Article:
Ordinarily, the commencement of an action in a court which lacks jurisdiction of the subject matter will not toll the statute of limitations. 54 C.J.S. Limitations of Actions § 247 at 270. A federal court exception to the general rule was stated in Ellis v. Lynch, 106 F.Supp. 100 (D.N.J. 1952):
The commencement of an action in a court which lacks jurisdiction of the subject matter will toll the statute of limitations if the court has the authority under the law to transfer the action to a court of competent jurisdiction. Herb v. Pitcairn, 324 U.S. 117, 65 S.Ct. 459, 89 L.Ed. 789 and 325 U.S. 77, 65 S.Ct. 954, 89 L.Ed. 1483.
[Id. at 102].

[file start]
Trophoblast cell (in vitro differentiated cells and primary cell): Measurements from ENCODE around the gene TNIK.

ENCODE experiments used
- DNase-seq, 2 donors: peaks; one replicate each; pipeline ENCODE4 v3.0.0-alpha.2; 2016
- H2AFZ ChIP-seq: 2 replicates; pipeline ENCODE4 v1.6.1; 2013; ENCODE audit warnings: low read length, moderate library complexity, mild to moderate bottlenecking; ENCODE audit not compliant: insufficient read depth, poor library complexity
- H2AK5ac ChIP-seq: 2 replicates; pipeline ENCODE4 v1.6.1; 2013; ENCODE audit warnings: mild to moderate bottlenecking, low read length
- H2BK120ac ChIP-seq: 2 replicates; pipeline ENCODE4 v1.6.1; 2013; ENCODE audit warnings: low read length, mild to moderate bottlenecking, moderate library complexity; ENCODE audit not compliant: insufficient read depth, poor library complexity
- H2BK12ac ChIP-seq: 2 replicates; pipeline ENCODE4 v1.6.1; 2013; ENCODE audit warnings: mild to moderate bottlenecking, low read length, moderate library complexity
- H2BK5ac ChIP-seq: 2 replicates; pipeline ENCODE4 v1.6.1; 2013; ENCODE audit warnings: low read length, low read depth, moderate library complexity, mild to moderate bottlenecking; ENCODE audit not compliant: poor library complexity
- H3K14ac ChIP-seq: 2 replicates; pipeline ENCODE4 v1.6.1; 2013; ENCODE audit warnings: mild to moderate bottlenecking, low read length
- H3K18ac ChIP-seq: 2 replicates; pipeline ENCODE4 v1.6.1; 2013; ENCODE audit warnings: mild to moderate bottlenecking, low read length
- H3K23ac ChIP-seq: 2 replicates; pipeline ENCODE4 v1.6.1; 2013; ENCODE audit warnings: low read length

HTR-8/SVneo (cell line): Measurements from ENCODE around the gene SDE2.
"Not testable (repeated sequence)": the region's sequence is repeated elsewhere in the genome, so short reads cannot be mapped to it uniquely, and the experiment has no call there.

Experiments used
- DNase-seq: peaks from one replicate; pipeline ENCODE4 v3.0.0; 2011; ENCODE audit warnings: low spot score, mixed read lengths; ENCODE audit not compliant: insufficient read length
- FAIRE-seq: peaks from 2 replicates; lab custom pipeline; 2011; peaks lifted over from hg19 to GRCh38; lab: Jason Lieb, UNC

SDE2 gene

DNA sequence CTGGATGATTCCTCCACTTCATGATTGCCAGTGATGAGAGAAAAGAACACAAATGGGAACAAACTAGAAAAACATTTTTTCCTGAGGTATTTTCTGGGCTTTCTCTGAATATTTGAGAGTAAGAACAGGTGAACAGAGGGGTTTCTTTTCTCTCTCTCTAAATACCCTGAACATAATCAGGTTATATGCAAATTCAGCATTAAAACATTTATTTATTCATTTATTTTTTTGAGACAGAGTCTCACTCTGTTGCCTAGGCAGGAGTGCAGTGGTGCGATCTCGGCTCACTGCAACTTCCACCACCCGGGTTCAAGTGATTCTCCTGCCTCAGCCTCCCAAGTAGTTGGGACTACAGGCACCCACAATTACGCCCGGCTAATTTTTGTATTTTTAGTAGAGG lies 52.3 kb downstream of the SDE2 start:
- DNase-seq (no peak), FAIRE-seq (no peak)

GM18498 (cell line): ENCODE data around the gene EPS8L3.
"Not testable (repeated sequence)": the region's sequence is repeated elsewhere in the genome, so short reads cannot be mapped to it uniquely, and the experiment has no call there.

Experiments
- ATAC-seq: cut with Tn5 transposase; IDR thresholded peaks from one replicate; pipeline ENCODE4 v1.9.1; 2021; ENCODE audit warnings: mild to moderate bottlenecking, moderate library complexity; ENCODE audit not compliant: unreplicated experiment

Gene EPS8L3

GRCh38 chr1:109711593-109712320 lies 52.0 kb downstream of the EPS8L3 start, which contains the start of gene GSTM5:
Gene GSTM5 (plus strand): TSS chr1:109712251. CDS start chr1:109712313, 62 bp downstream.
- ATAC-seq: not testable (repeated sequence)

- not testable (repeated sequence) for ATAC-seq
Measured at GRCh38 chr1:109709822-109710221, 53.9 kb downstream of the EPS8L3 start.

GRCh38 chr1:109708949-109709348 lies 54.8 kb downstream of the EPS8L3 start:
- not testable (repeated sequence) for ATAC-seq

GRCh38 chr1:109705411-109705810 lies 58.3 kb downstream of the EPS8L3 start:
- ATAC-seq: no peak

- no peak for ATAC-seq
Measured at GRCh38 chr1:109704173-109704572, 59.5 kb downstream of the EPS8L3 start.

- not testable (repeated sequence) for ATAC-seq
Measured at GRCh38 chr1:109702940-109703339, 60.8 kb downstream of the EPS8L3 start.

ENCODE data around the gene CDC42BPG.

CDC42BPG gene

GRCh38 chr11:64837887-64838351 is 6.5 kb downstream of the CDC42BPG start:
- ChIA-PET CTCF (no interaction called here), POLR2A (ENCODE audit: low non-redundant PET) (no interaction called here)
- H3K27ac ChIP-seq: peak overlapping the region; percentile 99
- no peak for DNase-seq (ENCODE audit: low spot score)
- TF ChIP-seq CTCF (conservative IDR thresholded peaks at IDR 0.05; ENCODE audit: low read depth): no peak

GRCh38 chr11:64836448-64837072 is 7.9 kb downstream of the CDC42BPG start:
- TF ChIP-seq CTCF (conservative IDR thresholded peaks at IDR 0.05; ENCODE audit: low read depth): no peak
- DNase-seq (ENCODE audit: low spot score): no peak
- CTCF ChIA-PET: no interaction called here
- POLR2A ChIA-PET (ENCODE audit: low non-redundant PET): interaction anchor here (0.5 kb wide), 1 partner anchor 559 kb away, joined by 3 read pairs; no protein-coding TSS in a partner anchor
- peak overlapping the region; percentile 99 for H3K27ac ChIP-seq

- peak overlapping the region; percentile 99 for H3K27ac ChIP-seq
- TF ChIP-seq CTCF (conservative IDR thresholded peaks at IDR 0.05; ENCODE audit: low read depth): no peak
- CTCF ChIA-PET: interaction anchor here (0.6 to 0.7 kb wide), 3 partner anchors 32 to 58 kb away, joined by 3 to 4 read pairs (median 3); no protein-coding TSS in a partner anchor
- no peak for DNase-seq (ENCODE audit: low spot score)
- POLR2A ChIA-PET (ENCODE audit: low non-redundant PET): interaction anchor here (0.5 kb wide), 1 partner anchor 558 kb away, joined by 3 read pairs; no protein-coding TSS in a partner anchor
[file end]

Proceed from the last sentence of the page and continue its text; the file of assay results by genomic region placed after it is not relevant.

Compare Covington v. United States, Dep't of Air Force, 303 F.Supp. 1145, 1148 (N.D. Miss. 1969) (filing of an action in a court which had neither jurisdiction of the action, nor the power to transfer the action to the proper court, did not operate to toll the statute of limitations).
Under our rules and the judicial interpretations thereof, the Law Division had the power to transfer the case to an administrative agency. R. 1:13-4 states in pertinent part that:
* * * if any court is without jurisdiction of the subject matter of an action * * *, it shall, on motion or its own initiative, order the action * * * transferred to the proper court, if any, in the State. The action shall then be proceeded upon as if it had been originally commenced in that court.